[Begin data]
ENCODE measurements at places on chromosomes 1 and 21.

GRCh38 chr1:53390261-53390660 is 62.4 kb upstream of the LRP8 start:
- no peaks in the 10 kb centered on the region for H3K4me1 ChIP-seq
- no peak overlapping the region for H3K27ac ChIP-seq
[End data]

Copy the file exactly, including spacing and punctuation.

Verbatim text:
ENCODE measurements at places on chromosomes 1 and 21.

GRCh38 chr1:53390261-53390660 is 62.4 kb upstream of the LRP8 start:
- no peaks in the 10 kb centered on the region for H3K4me1 ChIP-seq
- no peak overlapping the region for H3K27ac ChIP-seq